Monday, August 06, 2012

Tenish or So

You may have heard somewhere on the interwebs that NPR is compiling a list of the best YA books.  It will surprise you not at all that I have thoughts. 
First, because nothing makes me love to count more than a list of book, I counted how many I read. This is where the quibbles come.  YA or teen books is sort of a moving target.  It is generally agreed upon that this encompasses books where the protagonist is somewhere in the age of 13-18.  Or of high school age.  But of course, there are historical books that feature sixteen year-olds and are shelved in the adult sections.  (And NPR addressed some of this in their original post.)  And sometimes one has a narrator who pays particular attention to one character who is a teen, but the narrator is definitely not so.  This is often the argument used for Stand By Me that the reflective and mature voice of the narrator makes it an adult story about teens. But upon reflection, I realize I firmly believe that The Disreputable History of Frankie Landau-Banks is YA and might quibble with The Book Thief and so, I shall perhaps be quiet on that. 
I will say that where NPR helpfully collapsed series, I counted it as read if I had read (and finished) any of the series.  (However, since they separated The Hobbit and the Lord of the Rings series, for example, I only counted it as one since I never made it past The Hobbit.)
And while I'm here, I'll share my personal top ten.  Obviously this was culled from those I've actually read, and obviously it was a super hard choice and all the others are worthy except for that one (kidding, I'm kidding). 
So, I have read 48 out of the 234.  (I know!  Such a slacker!)  So, my person top ten (which was so hard - my first pass had 25) is in fact more than that, because after torturing myself I realized aha!  My blog, my rules.  Here we are:
1. American Born Chinese, by Gene Luen Yang
2. Ashfall, by Mike Mullin
3. Beauty Queens, by Libba Bray
4. Before I Fall, by Lauren Oliver
5. The Chocolate War, by Robert Cormier
6. The Curse Workers (series), by Holly Black
7. The Disreputable History of Frankie Landau-Banks, by E. Lockhart
8. The Fault in Our Stars, by John Green
9. Gallagher Girls (series), by Ally Carter
10. Grave Mercy, by Robin LaFevers
11. How to Save a Life, by Sara Zarr
12. The Hunger Games (series), by Suzanne Collins
13. If I Stay, by Gayle Forman
14. Perfect Chemistry, by Simone Elkeles
15. A Ring of Endless Light, by Madeleine L'Engle
16. Soul Screamers (series), by Rachel Vincent

And I noticed something.  For all my talk about how book clubs that read adult books feature a whole lot of dead and/or dying people, um, there are some dead and/or dying people on this list.  I swear, some of these have happy endings, despite all the, you know, dead people. 

Friday, August 03, 2012

Tangentially Related

I was at a party the night of the Olympic opening ceremonies, so I watched it later.  (Ah, "Flower of Scotland" sung by tiny children.)  As a St. Andrews alum, the "Chariots of Fire" inspired scene was a special notice to me since it originally took place on West Sands in St. Andrews.  (Yes, it is not uncommon to see students on the beach humming the "Chariots of Fire" theme while running in slow mo.)  Well, it appears that they filmed the Olympic ceremony version there also, and student Phil Goose has an account of his participation here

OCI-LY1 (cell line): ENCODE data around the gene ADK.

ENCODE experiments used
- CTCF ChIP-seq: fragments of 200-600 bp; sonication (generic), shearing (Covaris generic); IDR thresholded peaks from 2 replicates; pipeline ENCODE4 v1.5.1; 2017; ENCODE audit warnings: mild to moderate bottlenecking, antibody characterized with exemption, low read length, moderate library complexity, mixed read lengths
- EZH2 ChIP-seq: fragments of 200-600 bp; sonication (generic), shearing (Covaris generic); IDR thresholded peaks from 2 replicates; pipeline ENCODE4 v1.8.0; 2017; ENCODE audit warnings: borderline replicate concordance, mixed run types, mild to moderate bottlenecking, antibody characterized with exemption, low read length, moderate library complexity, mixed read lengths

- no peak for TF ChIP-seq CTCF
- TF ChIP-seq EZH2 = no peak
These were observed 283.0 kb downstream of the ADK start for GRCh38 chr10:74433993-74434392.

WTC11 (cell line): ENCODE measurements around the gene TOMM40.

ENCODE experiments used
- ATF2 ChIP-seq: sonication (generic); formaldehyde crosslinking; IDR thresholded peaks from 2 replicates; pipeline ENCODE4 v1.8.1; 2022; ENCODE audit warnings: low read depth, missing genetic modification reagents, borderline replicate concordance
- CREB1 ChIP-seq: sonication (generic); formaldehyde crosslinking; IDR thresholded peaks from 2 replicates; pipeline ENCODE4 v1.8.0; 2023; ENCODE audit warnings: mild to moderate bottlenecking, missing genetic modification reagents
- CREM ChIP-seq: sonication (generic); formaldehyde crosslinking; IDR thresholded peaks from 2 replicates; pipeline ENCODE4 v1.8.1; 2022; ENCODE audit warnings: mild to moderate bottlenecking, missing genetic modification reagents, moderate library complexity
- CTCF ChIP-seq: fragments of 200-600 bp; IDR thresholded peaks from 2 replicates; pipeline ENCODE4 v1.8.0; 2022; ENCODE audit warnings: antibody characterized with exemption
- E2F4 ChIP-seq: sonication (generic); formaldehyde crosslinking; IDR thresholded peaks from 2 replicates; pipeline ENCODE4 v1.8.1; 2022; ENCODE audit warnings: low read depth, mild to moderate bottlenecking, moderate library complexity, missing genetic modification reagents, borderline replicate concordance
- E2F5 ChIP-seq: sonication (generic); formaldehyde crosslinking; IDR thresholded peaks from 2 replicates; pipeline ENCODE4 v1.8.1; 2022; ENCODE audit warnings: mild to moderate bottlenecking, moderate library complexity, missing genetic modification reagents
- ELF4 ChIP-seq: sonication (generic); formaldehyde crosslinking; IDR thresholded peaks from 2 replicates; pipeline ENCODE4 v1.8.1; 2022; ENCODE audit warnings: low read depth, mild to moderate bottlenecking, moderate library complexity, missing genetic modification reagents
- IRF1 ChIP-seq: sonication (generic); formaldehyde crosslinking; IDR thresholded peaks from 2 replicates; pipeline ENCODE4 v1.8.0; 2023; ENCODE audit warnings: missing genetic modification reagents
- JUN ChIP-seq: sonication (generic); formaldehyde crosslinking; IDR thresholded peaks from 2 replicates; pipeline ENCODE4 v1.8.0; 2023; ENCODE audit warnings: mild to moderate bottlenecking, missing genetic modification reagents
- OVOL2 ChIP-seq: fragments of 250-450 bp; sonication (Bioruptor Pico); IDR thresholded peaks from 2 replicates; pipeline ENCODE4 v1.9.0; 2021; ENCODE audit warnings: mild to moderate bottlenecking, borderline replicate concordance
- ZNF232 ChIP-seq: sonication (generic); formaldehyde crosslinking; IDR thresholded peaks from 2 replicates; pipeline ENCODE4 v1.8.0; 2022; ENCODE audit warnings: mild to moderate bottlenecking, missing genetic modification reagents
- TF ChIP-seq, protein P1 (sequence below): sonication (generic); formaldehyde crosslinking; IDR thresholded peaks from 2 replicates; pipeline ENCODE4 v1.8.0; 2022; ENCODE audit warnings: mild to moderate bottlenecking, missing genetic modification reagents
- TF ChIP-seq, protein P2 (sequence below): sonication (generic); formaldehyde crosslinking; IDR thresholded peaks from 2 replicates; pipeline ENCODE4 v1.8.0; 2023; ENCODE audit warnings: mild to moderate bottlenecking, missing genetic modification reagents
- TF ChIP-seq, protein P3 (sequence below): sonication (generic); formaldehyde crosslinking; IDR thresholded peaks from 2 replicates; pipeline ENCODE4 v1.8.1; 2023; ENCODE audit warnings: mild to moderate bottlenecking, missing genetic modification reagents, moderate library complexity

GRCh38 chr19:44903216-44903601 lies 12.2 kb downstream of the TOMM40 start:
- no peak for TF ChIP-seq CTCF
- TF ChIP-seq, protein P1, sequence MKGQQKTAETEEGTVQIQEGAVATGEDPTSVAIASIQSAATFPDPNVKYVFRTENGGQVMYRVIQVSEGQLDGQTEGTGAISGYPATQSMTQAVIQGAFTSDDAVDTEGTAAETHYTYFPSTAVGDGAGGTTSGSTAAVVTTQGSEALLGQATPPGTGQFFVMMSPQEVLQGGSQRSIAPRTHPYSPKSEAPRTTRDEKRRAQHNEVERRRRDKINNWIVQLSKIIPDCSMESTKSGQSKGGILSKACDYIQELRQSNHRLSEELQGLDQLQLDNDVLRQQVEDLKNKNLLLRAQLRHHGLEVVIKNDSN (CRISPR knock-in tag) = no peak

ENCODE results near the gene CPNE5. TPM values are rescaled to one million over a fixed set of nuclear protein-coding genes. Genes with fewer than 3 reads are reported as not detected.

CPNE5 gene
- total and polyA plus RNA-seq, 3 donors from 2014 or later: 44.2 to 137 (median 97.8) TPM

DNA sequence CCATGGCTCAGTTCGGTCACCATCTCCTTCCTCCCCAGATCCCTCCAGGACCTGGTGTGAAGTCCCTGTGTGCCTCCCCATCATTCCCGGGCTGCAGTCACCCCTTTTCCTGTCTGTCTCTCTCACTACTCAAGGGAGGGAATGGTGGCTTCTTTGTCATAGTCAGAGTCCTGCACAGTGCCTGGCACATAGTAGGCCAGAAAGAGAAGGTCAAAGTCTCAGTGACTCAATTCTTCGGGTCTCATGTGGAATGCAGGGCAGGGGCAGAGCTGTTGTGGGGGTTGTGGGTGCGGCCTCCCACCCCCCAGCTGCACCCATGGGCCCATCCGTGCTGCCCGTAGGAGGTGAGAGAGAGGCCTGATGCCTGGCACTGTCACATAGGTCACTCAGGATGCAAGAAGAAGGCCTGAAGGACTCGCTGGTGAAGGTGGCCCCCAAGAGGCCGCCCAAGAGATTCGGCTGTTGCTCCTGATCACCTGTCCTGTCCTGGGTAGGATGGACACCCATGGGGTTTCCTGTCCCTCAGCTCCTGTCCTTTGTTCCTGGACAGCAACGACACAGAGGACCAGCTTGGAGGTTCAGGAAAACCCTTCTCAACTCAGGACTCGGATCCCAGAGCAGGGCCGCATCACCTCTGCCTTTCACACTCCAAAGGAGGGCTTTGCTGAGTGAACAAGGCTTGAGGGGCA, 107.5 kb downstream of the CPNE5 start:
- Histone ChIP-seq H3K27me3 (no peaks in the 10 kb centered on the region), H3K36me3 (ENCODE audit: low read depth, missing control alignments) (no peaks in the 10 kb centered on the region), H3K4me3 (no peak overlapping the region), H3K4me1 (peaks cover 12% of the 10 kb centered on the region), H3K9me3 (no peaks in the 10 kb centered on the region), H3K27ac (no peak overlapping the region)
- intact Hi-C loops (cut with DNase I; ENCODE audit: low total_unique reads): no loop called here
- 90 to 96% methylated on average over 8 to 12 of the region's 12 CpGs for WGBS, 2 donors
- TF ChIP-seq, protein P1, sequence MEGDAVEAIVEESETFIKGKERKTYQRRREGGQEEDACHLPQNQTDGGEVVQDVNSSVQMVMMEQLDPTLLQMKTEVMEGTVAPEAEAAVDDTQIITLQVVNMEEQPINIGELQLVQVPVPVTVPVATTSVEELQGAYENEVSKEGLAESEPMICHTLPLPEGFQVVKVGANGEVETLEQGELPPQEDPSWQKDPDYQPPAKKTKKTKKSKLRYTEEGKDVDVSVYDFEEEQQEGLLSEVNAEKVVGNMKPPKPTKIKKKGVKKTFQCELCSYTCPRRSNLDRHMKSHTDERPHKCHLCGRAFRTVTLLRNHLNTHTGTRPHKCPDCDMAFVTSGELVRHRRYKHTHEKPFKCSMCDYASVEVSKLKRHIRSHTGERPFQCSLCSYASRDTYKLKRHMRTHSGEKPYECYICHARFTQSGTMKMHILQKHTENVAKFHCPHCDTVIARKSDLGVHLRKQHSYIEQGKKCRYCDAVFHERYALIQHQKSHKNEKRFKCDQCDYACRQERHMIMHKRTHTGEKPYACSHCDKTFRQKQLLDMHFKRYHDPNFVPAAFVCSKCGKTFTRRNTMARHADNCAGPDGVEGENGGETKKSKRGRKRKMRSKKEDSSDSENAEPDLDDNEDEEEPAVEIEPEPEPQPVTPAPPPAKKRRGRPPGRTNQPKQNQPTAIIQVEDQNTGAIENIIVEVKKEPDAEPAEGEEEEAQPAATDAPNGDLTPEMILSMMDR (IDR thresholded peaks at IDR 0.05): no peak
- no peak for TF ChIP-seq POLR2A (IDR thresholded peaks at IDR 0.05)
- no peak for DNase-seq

Thursday, August 02, 2012

Rules are Funny Like That

I remember a long ago sports column where the columnist stated that really, anything determined by judges and not clear you get here first (speed) or you get the thing in here (score) is really a pageant.  I'm not really feeling like debating the merits of that at the moment, only bringing it up to make the point that there are things in sports that are arbitrary.  One swimmer (sorry, dude, I already don't remember your name) was talking about the whole concept that all these things measure performance very specifically.  Even in the swimming competitions where there is a clear speed based result, it's only your result in that one race that matters.  You could have had the fastest speed last week, last month, or even that morning at the semi-finals, but in the end the medals go to the fastest in the final.  Sort of the swim equivalent of any given Sunday. 
I was once in tennis lessons.  I reached a point where the divisions by age were leaving me in the middle.  The intermediate class, as they called it, had lots of kids a year or two younger who were still working on some of the finer points of hand eye coordination. The Advanced class had kids mostly a few years older who played tennis all the time.  (It seemed all the I play tennis a few times a summer kids fell out by then.  Except me.)
So, the instructor started getting one of the older kids to come play a match with me during lesson time.  This was when I realized I was not cut out to be a tennis star.  (Not a great shock or anything.)  As he crept ahead of me in games, I wanted to stop.  Just concede defeat.  Not out of embarrassment.  I knew he was a better player before we started.  I just wanted to stop because trying harder and possibly succeeding meant, I could possibly take a set and force us to play another.  And that sounded endless. 
But, this is why I'm not an Olympian.  If I was, well, one hopes I would have gotten over that.  But apparently that was not so for some badminton players.  The round robin system meant some people were essentially in medal contention early enough that losing held no actual downside.  (In theory.  Apparently they lost so badly and so obviously that they have now been removed from the competition.) And while I think the internet (at least my little corner of it) has made their distaste of that clear.  But, go here, this article talks a lot about how this is different than just benching your players because you have a playoff berth, or other shall we say, known instances of trying less hard and how it's still not as bad as this.
And the point is, that there is slacking and there is slacking.  (Or tanking.  Or throwing.) In an Olympics where all sorts of folks are playing with bits bandaged, patched and taped so they can have their shot, in an Olympics where a fencer sat on the piste in tears for hours to keep herself in contention while her team filed an appeal, well, if you're going to lose, at least make it look like you tried. 
Although, I'd be interested in considering some sort of possible redaction of playoff berths if you suck too much.  Food for thought.

h/t to ALOTT5MA for the links